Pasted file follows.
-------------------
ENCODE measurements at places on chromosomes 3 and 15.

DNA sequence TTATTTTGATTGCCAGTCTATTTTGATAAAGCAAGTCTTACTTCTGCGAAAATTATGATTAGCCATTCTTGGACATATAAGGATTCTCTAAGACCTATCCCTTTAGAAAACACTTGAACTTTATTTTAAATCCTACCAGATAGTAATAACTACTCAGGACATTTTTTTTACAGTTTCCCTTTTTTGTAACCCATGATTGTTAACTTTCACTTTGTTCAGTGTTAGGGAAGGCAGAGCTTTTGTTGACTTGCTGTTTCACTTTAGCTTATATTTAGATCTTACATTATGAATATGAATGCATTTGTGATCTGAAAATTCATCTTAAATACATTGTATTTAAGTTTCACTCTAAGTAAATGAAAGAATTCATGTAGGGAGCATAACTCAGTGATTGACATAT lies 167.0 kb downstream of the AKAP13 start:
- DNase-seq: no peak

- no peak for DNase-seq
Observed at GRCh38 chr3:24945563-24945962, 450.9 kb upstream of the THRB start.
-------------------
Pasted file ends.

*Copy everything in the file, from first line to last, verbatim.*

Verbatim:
ENCODE measurements at places on chromosomes 3 and 15.

DNA sequence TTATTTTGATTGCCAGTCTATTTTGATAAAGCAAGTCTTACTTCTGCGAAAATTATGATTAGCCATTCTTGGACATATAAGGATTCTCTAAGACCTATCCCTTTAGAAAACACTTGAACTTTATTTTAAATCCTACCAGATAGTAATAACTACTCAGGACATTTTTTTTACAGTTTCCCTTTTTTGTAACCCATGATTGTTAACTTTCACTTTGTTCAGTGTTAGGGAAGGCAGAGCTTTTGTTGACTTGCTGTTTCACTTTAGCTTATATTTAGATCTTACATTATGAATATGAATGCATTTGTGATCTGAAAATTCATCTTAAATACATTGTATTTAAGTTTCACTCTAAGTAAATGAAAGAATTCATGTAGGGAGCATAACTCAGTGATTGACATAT lies 167.0 kb downstream of the AKAP13 start:
- DNase-seq: no peak

- no peak for DNase-seq
Observed at GRCh38 chr3:24945563-24945962, 450.9 kb upstream of the THRB start.